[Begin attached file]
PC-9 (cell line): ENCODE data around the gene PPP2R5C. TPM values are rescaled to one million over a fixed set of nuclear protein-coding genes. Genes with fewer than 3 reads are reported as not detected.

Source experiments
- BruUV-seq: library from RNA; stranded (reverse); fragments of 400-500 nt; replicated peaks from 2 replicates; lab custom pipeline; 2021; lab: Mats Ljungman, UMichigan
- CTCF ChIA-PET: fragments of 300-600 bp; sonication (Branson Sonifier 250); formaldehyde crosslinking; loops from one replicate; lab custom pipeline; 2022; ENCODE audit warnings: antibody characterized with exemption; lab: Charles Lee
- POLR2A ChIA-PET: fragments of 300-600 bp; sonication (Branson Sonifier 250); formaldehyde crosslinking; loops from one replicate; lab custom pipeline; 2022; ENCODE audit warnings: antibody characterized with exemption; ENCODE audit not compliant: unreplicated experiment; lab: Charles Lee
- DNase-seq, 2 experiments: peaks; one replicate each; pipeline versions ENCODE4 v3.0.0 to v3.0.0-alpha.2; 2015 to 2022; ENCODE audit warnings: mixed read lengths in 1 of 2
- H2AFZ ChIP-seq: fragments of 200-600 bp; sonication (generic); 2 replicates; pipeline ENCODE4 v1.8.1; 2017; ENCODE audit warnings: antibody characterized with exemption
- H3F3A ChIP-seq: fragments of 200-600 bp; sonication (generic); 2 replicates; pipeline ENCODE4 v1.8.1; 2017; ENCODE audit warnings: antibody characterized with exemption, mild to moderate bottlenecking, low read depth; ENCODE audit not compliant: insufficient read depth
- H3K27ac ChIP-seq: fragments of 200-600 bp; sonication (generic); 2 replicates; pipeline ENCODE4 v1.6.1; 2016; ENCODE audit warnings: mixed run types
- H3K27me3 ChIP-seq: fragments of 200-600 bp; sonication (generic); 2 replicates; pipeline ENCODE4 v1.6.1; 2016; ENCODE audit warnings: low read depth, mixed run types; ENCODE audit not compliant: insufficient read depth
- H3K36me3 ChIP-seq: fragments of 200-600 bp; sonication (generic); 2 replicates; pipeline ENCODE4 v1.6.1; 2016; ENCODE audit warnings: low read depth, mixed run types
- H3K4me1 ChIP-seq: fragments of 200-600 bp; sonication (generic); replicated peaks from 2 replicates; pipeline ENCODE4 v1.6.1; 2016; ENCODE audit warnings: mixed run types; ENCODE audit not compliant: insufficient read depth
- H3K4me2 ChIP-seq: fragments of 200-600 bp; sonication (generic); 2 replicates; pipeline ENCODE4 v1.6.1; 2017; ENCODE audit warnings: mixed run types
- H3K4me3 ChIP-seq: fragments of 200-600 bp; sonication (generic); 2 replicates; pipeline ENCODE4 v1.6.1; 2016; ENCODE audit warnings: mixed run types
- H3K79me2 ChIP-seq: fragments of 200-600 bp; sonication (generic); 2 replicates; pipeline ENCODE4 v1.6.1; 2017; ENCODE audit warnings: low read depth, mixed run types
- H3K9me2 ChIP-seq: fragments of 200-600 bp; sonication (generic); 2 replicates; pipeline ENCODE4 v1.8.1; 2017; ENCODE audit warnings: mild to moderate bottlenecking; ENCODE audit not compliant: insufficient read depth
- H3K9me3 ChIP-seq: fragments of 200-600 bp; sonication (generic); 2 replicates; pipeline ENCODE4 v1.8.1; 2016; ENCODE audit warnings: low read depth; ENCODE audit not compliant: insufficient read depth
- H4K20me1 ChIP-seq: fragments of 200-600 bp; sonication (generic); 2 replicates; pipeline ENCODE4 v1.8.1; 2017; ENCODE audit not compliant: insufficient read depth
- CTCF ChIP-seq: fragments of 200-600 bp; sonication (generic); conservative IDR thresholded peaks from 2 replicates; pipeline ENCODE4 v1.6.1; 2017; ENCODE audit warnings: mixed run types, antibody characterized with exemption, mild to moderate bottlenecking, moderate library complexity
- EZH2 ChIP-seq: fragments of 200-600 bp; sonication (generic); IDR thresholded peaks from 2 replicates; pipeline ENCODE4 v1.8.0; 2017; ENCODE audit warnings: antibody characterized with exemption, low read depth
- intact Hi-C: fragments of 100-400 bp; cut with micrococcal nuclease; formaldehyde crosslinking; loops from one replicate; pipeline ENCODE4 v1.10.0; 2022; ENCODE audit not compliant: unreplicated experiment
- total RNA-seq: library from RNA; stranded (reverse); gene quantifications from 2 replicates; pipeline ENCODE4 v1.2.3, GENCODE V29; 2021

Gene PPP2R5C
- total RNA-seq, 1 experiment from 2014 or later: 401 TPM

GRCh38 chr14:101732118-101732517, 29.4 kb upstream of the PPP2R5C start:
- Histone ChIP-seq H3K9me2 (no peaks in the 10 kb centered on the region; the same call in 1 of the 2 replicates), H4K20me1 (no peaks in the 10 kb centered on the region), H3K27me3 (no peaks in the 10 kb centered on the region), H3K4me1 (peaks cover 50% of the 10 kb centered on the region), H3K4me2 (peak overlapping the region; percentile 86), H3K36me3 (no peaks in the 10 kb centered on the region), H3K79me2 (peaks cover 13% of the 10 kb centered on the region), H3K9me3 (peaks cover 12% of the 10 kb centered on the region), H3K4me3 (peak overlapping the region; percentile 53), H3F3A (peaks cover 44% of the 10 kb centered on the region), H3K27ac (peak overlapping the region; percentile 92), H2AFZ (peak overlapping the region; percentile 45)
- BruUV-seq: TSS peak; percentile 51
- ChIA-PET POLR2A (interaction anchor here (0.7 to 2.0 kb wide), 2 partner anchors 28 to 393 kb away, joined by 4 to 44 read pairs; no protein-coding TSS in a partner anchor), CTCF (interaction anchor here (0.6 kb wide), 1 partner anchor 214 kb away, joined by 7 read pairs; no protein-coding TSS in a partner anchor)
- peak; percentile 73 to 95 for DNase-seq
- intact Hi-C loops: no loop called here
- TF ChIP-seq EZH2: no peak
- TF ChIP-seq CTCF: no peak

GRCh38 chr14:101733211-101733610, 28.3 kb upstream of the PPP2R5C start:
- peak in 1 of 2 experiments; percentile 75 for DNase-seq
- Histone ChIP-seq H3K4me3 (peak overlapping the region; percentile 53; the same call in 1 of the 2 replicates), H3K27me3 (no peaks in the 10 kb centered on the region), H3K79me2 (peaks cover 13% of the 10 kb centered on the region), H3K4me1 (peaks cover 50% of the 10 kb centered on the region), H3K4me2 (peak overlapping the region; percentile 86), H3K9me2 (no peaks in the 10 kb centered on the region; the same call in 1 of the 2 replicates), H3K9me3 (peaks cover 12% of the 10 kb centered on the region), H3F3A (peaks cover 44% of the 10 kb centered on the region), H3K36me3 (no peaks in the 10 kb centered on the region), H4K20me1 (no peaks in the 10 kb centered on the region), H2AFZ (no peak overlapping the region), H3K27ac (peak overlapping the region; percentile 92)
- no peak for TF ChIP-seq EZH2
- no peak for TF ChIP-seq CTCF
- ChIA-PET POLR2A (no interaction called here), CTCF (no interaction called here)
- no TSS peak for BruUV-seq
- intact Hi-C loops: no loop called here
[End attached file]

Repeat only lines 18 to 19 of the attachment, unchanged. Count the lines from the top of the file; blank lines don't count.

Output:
- H4K20me1 ChIP-seq: fragments of 200-600 bp; sonication (generic); 2 replicates; pipeline ENCODE4 v1.8.1; 2017; ENCODE audit not compliant: insufficient read depth
- CTCF ChIP-seq: fragments of 200-600 bp; sonication (generic); conservative IDR thresholded peaks from 2 replicates; pipeline ENCODE4 v1.6.1; 2017; ENCODE audit warnings: mixed run types, antibody characterized with exemption, mild to moderate bottlenecking, moderate library complexity